Monthly Archives: November 2016

Against the Grain Theatre Ayre, starring Miriam Khalil. Photo: Darryl Block

The reviews are in: Ayre

By | AtG in the News, Ayre, Press | No Comments

"Ayre is a perfect and tremendously satisfying example of cultural transcendence."

− The Globe and Mail

"The stars aligned with this project... Miriam's authenticity is palpable, whether in the romantic songs or the call to uprising."

− barczablog

"Khalil's performance is stunning, and to hear her sing Golijov's work adds a new level of admiration for her versatility."

− Schmopera

"This performance was that rare thing that raises the hairs on the back of your neck."

− Opera Ramblings

"An evening of power and resonance, the kind of which deep memories are fashioned."

− The Globe and Mail

"Shocking, brilliant, thrilling. It's all conquering, a concert production of major importance, a flawless synchronicity of music and theatre."

− Opera Going Toronto

"Miriam Khalil is spellbinding, her voice at turns lustrous and radiant, savage and snarling."

− Opera Going Toronto

"Like the whole audience, I was suspended in this stasis of stirred emotion — the repercussions of which were felt long after the final bows were taken."

− Schmopera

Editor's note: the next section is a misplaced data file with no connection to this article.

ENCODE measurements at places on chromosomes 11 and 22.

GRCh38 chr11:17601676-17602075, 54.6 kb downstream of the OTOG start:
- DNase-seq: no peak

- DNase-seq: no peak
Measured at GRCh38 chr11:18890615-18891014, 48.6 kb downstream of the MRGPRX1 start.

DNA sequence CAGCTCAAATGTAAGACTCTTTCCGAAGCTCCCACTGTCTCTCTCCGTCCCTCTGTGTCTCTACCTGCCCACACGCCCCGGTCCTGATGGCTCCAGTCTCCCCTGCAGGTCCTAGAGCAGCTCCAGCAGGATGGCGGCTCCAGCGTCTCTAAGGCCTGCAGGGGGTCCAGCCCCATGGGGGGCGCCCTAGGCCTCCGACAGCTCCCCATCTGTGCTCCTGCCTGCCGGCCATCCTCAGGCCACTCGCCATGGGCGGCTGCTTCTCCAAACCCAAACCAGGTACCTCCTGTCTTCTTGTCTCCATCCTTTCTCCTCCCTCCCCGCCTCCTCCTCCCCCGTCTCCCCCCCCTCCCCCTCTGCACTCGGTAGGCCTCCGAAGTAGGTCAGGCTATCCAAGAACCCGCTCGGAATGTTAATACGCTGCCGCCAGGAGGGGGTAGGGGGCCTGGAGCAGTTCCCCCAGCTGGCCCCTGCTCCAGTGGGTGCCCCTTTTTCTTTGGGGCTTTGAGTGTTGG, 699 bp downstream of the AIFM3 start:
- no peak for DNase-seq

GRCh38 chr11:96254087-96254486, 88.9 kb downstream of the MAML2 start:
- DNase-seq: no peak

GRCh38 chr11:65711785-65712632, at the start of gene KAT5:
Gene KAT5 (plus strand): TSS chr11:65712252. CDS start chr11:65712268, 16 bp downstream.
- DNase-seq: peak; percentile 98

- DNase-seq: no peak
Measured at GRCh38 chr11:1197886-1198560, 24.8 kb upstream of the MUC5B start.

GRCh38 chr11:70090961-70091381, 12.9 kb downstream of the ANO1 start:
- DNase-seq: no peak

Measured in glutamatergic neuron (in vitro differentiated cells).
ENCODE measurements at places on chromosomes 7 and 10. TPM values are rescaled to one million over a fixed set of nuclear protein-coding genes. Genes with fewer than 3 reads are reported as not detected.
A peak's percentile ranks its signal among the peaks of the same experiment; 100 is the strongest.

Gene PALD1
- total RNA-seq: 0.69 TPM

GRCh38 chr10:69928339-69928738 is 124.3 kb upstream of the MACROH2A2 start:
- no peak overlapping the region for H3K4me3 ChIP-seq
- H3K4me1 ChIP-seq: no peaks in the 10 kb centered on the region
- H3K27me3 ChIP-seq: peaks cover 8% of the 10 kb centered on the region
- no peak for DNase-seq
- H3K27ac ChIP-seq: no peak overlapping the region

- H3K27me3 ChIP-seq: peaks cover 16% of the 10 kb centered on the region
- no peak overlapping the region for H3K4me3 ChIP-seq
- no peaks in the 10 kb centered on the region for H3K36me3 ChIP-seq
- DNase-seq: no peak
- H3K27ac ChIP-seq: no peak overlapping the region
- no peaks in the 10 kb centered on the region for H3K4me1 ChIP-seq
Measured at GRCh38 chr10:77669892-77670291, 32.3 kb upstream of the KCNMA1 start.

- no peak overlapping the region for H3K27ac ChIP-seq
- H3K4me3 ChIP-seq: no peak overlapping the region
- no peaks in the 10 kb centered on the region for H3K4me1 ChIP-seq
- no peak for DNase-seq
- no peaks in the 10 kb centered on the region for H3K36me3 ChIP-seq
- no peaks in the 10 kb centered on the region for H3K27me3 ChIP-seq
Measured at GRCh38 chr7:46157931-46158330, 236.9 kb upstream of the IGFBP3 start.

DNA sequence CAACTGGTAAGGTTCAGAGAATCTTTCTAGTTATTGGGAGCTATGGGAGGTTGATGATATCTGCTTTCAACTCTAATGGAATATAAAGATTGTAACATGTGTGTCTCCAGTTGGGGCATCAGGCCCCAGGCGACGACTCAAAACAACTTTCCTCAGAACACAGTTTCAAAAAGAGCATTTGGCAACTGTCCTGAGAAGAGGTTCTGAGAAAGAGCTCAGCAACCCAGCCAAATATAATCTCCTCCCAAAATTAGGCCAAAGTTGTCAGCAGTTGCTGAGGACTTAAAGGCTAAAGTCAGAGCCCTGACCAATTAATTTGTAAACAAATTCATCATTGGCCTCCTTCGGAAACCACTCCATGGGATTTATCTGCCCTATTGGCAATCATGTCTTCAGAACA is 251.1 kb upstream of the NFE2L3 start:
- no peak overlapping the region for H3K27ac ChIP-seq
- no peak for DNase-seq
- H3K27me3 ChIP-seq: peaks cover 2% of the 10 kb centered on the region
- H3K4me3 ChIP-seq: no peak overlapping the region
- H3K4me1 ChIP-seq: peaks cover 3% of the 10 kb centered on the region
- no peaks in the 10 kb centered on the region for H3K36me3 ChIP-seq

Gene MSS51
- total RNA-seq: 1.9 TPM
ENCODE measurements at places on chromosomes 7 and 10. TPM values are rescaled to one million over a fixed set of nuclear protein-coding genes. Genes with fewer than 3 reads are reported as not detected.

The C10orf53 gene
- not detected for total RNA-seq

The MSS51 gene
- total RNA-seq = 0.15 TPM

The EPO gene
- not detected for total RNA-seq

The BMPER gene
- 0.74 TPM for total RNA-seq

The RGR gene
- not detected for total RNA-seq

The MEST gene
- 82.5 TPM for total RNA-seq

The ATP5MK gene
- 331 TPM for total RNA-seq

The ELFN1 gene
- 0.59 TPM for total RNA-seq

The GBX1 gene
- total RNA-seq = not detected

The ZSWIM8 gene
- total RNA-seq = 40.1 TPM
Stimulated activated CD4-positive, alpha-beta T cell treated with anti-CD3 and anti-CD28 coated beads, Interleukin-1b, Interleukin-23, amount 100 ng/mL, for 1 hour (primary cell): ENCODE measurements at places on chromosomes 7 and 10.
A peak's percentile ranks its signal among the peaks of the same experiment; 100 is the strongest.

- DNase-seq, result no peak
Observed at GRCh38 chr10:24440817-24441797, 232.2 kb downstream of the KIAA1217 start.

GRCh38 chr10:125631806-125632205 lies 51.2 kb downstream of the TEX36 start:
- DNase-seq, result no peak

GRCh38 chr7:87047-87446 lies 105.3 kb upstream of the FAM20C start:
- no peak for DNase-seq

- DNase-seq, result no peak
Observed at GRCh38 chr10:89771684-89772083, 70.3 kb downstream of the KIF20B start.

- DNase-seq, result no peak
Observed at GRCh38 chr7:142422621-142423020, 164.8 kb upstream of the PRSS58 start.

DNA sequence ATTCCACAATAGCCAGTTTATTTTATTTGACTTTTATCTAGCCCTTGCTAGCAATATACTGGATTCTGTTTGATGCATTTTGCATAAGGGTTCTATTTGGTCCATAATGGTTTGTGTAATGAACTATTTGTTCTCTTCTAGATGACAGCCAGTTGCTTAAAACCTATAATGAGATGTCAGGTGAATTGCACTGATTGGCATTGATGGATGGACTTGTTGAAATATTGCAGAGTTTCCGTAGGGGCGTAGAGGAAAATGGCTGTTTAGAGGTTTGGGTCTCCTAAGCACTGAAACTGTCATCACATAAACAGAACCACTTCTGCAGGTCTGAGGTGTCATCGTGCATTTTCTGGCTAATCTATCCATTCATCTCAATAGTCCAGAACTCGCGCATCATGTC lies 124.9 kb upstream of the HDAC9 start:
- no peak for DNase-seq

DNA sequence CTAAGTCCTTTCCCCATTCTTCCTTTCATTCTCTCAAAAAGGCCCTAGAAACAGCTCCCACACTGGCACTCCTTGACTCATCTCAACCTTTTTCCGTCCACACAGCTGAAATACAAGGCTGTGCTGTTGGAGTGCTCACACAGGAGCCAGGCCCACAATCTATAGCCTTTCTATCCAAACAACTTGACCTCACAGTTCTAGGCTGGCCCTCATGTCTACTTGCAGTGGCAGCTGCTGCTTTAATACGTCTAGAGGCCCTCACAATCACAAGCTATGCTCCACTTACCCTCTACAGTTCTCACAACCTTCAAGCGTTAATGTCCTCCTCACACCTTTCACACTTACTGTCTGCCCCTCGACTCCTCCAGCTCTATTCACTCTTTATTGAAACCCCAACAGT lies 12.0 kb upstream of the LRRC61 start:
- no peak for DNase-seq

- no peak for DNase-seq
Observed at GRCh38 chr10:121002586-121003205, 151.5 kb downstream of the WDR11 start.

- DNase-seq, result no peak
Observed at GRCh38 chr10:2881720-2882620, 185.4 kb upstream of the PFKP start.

Invited by Ivany to address the audience on opening night, the shy, softspoken composer Osvaldo Golijov remarked, eyes twinkling, “Nations play a lot of different roles in history. Conflicts, they stay the same. Only the actors are different.”

By promoting Golijov’s vision of culture as a permeable wrapper, Against the Grain Theatre has injected a much needed dose of optimism into these uncertain times. Ayre is filled with spirit, soaring, crushed, defiant. But hope like Golijov’s music has a way of insinuating itself into the soul. We need to hear the message. Now more than ever.

—Ian Ritchie

 

Read more reviews and previews:

In Review: Ayre Schmopera

Review: Ayre | Opera Going Toronto

Against the Grain’s Ayre is a vital reminder that unity is possible | The Globe and Mail

Ayre: An Evening with Osvaldo Golijov | Opera Ramblings

Review: Ayre | barczablog

Don’t miss Ayre | Schmopera

Against the Grain’s Ayre to deliver powerful evening of cultural mash-ups | The Globe and Mail

Critic’s Pick | Musical Toronto

What to see this week in Toronto | Toronto Life

Genres fused in Ayre | WholeNote Magazine

Ismaili-Centre-by-Moriyama-and-Teshima-Architects_dezeen_784_1